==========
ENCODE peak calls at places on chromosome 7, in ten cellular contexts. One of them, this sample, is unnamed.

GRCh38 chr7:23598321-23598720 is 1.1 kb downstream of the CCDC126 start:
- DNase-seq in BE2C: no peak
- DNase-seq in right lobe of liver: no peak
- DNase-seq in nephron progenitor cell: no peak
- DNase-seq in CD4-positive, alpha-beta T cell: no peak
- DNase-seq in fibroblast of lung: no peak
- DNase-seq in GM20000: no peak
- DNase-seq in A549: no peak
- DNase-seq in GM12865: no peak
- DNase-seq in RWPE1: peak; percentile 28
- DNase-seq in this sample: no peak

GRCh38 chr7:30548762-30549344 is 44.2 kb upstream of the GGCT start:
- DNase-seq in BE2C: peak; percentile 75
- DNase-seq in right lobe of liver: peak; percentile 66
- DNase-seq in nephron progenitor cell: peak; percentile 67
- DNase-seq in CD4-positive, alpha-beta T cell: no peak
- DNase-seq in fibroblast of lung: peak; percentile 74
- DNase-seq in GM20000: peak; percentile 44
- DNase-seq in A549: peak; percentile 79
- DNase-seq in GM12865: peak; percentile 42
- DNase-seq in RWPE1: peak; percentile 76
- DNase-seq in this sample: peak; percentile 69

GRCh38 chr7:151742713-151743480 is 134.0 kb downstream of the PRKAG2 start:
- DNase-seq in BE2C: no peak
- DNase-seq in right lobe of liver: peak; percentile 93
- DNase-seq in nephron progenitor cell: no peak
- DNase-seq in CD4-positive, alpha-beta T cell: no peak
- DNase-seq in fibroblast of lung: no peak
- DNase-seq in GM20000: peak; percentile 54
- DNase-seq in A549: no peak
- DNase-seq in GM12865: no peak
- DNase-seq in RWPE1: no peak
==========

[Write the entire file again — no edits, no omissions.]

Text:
ENCODE peak calls at places on chromosome 7, in ten cellular contexts. One of them, this sample, is unnamed.

GRCh38 chr7:23598321-23598720 is 1.1 kb downstream of the CCDC126 start:
- DNase-seq in BE2C: no peak
- DNase-seq in right lobe of liver: no peak
- DNase-seq in nephron progenitor cell: no peak
- DNase-seq in CD4-positive, alpha-beta T cell: no peak
- DNase-seq in fibroblast of lung: no peak
- DNase-seq in GM20000: no peak
- DNase-seq in A549: no peak
- DNase-seq in GM12865: no peak
- DNase-seq in RWPE1: peak; percentile 28
- DNase-seq in this sample: no peak

GRCh38 chr7:30548762-30549344 is 44.2 kb upstream of the GGCT start:
- DNase-seq in BE2C: peak; percentile 75
- DNase-seq in right lobe of liver: peak; percentile 66
- DNase-seq in nephron progenitor cell: peak; percentile 67
- DNase-seq in CD4-positive, alpha-beta T cell: no peak
- DNase-seq in fibroblast of lung: peak; percentile 74
- DNase-seq in GM20000: peak; percentile 44
- DNase-seq in A549: peak; percentile 79
- DNase-seq in GM12865: peak; percentile 42
- DNase-seq in RWPE1: peak; percentile 76
- DNase-seq in this sample: peak; percentile 69

GRCh38 chr7:151742713-151743480 is 134.0 kb downstream of the PRKAG2 start:
- DNase-seq in BE2C: no peak
- DNase-seq in right lobe of liver: peak; percentile 93
- DNase-seq in nephron progenitor cell: no peak
- DNase-seq in CD4-positive, alpha-beta T cell: no peak
- DNase-seq in fibroblast of lung: no peak
- DNase-seq in GM20000: peak; percentile 54
- DNase-seq in A549: no peak
- DNase-seq in GM12865: no peak
- DNase-seq in RWPE1: no peak